Pegasus Thunderbolt RAID5 from PROMISE

TecnoTur by Allan Tepper

The high-performance video RAID5 you need for today’s modern Mac-based video editing systems

As many ProVideo Coalition readers may recall, I have written about disk arrays from PROMISE before, although the last time it was primarily to be used with a computer with an eSATA port. Now that all Mac computers (except for the MacPro tower) use a Thunderbolt port, many are looking for a disk array which will have the appropriate connection and that will be at least as fast as what they got previously with eSATA. In this article, you’ll find my results with the Pegasus from PROMISE, used both with a MacBook Mini and a MacBook Air. You’ll also find PROMISE’s official position on journaling or non-journaling with this device, since this was not previously documented anywhere to my knowledge.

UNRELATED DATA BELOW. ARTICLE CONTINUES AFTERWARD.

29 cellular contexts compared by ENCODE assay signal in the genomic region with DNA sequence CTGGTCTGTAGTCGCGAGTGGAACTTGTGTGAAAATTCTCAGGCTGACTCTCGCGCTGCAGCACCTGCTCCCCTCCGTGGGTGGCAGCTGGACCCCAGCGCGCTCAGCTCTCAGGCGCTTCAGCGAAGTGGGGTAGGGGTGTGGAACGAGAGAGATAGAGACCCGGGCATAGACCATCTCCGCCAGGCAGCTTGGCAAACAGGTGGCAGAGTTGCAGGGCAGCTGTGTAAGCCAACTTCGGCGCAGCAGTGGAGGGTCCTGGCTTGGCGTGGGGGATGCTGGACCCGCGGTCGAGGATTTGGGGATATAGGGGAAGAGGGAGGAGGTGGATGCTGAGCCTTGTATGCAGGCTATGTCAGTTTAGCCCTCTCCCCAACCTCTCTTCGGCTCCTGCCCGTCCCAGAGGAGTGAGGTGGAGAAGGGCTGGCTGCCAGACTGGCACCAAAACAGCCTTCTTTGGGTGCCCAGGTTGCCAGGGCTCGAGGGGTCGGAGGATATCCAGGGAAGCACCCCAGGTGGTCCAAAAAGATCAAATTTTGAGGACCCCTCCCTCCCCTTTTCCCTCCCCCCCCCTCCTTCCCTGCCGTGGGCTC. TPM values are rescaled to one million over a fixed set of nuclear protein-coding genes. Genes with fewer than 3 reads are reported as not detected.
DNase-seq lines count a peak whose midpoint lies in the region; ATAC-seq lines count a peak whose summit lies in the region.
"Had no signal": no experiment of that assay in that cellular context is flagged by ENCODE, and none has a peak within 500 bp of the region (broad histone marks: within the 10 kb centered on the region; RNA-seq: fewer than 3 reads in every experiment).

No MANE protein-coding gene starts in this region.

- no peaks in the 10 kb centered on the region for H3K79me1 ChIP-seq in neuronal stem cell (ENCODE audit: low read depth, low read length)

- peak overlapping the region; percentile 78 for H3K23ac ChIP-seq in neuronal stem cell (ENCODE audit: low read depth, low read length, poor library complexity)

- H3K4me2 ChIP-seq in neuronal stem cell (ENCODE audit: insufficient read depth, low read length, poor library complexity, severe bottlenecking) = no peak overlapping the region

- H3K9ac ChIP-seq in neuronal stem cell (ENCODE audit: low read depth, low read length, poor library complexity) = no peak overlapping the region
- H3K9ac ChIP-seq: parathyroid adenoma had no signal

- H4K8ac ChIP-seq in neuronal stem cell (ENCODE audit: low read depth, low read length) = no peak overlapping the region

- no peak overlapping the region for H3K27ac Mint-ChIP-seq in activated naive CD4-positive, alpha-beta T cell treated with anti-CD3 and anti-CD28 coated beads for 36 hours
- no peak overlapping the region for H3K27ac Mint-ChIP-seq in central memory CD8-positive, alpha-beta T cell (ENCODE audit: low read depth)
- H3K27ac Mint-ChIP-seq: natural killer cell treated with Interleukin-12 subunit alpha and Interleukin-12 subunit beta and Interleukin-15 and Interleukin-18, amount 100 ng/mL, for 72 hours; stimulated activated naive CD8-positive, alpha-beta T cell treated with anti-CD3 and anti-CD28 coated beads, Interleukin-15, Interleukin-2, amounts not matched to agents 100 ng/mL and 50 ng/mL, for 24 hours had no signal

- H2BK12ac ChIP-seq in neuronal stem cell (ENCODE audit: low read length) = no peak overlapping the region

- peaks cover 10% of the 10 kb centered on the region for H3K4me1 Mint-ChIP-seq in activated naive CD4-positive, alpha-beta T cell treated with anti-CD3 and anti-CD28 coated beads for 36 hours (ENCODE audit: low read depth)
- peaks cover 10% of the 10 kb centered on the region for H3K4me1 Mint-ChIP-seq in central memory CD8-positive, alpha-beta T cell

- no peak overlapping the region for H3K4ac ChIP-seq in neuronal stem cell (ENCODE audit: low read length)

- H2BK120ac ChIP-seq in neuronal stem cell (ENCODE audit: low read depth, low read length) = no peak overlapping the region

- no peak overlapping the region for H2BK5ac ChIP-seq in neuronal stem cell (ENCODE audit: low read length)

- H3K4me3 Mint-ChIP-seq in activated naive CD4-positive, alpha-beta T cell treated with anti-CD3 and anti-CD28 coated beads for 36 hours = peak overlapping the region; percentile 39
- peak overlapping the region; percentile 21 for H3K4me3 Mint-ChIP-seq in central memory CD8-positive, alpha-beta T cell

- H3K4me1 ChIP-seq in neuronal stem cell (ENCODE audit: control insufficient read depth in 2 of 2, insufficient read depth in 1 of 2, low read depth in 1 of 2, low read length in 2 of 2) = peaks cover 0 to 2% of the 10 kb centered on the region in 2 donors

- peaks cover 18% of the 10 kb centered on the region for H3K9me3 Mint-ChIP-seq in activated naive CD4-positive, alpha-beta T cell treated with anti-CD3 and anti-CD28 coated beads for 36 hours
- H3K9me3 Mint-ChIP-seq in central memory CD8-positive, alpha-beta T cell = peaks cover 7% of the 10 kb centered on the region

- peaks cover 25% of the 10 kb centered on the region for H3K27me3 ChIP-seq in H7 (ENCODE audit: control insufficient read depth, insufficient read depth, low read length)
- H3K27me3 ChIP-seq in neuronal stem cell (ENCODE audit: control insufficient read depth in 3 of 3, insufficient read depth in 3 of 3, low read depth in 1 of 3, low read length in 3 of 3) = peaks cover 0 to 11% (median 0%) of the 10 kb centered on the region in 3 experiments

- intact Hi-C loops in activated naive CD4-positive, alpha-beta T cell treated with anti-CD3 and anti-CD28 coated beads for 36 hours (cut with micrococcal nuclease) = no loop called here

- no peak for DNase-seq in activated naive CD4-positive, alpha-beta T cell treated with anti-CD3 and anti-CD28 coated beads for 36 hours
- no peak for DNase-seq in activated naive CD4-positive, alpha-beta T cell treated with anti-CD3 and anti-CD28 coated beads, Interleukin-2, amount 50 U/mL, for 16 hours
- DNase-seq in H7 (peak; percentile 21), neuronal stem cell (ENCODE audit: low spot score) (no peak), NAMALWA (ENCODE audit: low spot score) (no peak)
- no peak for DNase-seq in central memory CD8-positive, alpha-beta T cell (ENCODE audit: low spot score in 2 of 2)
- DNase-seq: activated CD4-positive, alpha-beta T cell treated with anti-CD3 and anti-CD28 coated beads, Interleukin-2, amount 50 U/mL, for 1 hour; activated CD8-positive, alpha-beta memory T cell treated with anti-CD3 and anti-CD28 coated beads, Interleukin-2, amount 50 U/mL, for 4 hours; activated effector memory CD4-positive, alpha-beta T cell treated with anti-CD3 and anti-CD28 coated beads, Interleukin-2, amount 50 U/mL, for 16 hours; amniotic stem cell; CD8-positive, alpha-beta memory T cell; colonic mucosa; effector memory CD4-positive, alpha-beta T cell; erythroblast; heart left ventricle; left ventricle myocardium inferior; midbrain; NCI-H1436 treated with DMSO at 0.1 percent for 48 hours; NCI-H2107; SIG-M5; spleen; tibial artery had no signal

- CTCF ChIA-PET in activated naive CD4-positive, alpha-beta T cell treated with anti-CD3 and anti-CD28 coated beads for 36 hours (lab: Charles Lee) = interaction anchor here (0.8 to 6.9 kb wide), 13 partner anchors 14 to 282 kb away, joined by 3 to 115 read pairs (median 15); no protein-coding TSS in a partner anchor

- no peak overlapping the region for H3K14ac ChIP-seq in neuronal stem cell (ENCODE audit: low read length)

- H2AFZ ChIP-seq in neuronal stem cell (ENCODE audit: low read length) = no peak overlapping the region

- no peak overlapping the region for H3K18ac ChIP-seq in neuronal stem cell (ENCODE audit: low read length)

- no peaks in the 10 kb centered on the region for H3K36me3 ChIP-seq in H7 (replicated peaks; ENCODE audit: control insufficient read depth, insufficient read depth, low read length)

The Pegasus configurations

At publication time of this article, the Pegasus RAID5 configurations are as follows, including current prices. The number after the letter “R” refers to how many drives are inside.

  • Promise Pegasus R4 4TB (4x1TB) RAID (US$1149)
  • Promise Pegasus R6 12TB (6x2TB) R6 RAID (US$2499)
  • Promise Pegasus R4 8TB (4x2TB) RAID (US$1799)
  • Promise Pegasus R6 6TB (6x1TB) RAID (US$1799)

All pricing exclude the price of a Thunderbolt cable, which are currently US$49. All of the Pegasus RAIDs include loopability, so you can add a monitor or Thunderbolt i/o device at the end. You can also daisy-chain up to six Pegasus RAIDs via Thunderbolt. Pegasus units are shipped standard as RAID5 (although can be re-configured to other RAID configurations, including 0, 1, 6, or 10) with HFS+ formatting and journaling active, which surprised me and was the only question I had to ask PROMISE to complete this article. read more...

PegasusPromiseRaidThunderbolt

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